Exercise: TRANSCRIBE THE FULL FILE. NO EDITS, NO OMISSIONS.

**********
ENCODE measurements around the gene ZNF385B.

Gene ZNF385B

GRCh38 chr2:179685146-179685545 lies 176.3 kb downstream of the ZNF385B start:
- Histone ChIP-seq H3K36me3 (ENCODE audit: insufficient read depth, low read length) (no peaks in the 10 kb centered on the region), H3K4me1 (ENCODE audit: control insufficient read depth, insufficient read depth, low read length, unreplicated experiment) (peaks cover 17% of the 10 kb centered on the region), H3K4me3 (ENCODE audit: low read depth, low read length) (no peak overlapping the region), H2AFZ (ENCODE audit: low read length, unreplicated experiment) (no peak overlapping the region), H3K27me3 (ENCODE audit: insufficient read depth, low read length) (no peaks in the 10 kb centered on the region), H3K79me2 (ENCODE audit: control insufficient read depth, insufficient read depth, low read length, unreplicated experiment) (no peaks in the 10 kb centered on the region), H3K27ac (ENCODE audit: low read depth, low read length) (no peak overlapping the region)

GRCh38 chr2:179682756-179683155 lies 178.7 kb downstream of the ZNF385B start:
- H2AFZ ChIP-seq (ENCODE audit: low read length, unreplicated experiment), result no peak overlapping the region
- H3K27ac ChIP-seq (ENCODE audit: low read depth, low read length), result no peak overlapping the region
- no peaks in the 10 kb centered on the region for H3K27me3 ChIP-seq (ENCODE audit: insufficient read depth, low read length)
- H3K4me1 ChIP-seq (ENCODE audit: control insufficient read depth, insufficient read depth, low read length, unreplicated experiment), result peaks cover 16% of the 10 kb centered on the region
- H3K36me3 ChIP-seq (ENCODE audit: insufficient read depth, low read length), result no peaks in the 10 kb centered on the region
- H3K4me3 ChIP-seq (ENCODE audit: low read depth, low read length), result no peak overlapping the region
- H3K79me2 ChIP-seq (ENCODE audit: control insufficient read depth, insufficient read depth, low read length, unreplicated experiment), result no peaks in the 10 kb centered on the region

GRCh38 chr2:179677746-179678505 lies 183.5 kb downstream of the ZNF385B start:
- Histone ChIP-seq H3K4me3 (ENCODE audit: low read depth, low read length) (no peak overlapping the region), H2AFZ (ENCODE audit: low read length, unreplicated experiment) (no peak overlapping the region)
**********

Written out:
ENCODE measurements around the gene ZNF385B.

Gene ZNF385B

GRCh38 chr2:179685146-179685545 lies 176.3 kb downstream of the ZNF385B start:
- Histone ChIP-seq H3K36me3 (ENCODE audit: insufficient read depth, low read length) (no peaks in the 10 kb centered on the region), H3K4me1 (ENCODE audit: control insufficient read depth, insufficient read depth, low read length, unreplicated experiment) (peaks cover 17% of the 10 kb centered on the region), H3K4me3 (ENCODE audit: low read depth, low read length) (no peak overlapping the region), H2AFZ (ENCODE audit: low read length, unreplicated experiment) (no peak overlapping the region), H3K27me3 (ENCODE audit: insufficient read depth, low read length) (no peaks in the 10 kb centered on the region), H3K79me2 (ENCODE audit: control insufficient read depth, insufficient read depth, low read length, unreplicated experiment) (no peaks in the 10 kb centered on the region), H3K27ac (ENCODE audit: low read depth, low read length) (no peak overlapping the region)

GRCh38 chr2:179682756-179683155 lies 178.7 kb downstream of the ZNF385B start:
- H2AFZ ChIP-seq (ENCODE audit: low read length, unreplicated experiment), result no peak overlapping the region
- H3K27ac ChIP-seq (ENCODE audit: low read depth, low read length), result no peak overlapping the region
- no peaks in the 10 kb centered on the region for H3K27me3 ChIP-seq (ENCODE audit: insufficient read depth, low read length)
- H3K4me1 ChIP-seq (ENCODE audit: control insufficient read depth, insufficient read depth, low read length, unreplicated experiment), result peaks cover 16% of the 10 kb centered on the region
- H3K36me3 ChIP-seq (ENCODE audit: insufficient read depth, low read length), result no peaks in the 10 kb centered on the region
- H3K4me3 ChIP-seq (ENCODE audit: low read depth, low read length), result no peak overlapping the region
- H3K79me2 ChIP-seq (ENCODE audit: control insufficient read depth, insufficient read depth, low read length, unreplicated experiment), result no peaks in the 10 kb centered on the region

GRCh38 chr2:179677746-179678505 lies 183.5 kb downstream of the ZNF385B start:
- Histone ChIP-seq H3K4me3 (ENCODE audit: low read depth, low read length) (no peak overlapping the region), H2AFZ (ENCODE audit: low read length, unreplicated experiment) (no peak overlapping the region)